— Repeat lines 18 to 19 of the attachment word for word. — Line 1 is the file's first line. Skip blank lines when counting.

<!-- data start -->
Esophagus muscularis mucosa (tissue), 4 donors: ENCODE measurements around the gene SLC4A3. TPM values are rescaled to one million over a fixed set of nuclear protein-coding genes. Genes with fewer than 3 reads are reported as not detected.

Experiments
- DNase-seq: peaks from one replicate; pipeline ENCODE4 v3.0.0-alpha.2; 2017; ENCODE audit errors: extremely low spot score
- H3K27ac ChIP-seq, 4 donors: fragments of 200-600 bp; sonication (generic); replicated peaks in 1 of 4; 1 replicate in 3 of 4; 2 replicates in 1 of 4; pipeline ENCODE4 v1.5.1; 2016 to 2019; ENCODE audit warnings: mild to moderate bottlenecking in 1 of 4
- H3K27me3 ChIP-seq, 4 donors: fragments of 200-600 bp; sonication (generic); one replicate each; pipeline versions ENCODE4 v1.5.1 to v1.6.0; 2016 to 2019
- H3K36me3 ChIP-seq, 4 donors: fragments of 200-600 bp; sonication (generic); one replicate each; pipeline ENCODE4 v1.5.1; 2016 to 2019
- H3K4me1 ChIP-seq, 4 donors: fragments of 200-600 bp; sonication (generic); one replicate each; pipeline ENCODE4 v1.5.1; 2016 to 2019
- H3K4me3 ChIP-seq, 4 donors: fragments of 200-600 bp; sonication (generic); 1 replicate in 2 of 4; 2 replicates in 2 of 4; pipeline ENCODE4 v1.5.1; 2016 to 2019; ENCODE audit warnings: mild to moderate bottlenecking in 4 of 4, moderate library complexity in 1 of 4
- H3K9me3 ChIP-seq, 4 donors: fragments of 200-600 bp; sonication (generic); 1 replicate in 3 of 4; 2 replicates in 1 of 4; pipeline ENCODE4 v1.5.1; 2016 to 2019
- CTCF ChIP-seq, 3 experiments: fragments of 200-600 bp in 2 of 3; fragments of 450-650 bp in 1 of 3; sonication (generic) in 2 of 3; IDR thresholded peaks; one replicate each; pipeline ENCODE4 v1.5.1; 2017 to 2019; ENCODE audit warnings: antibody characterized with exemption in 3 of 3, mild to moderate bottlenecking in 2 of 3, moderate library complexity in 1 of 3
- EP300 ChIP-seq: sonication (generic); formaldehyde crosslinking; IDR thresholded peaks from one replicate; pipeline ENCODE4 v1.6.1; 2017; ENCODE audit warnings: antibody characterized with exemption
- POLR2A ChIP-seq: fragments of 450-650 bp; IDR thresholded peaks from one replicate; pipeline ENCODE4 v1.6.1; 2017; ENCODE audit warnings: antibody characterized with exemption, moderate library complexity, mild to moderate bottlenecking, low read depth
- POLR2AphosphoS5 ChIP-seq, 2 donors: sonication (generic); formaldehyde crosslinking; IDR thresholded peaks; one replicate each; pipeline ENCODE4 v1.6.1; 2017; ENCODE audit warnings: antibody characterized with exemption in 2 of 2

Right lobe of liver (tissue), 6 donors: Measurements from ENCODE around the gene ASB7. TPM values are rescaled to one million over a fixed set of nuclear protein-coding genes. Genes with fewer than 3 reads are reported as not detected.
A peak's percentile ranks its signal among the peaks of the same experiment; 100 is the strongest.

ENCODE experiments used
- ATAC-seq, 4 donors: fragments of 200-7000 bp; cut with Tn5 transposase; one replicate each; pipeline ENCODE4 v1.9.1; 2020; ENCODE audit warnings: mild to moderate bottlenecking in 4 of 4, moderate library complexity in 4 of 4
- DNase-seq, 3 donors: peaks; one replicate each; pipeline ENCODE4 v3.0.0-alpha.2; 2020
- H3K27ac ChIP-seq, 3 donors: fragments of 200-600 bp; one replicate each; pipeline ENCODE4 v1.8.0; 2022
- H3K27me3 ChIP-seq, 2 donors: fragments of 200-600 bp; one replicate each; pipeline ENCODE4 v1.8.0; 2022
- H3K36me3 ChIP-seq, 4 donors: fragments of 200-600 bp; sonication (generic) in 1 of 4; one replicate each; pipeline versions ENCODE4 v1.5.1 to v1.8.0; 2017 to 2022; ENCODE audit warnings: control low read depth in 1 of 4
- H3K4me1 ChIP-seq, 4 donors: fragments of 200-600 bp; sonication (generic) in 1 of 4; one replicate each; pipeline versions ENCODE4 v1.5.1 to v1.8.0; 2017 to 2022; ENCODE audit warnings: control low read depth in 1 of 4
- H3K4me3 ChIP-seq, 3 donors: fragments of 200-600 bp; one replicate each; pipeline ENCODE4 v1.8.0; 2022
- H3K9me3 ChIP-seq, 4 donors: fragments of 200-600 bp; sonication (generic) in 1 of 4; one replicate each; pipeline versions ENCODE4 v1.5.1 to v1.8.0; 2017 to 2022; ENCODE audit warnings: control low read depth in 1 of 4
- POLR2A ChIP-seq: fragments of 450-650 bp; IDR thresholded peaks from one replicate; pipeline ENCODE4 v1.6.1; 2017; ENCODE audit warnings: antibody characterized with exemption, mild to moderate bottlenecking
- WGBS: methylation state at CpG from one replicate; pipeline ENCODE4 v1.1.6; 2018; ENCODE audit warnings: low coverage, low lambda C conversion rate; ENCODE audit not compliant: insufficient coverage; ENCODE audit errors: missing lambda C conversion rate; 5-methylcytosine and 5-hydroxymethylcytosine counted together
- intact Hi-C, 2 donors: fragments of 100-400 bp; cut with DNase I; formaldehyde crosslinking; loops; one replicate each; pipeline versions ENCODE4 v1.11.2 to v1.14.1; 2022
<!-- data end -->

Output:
- DNase-seq, 3 donors: peaks; one replicate each; pipeline ENCODE4 v3.0.0-alpha.2; 2020
- H3K27ac ChIP-seq, 3 donors: fragments of 200-600 bp; one replicate each; pipeline ENCODE4 v1.8.0; 2022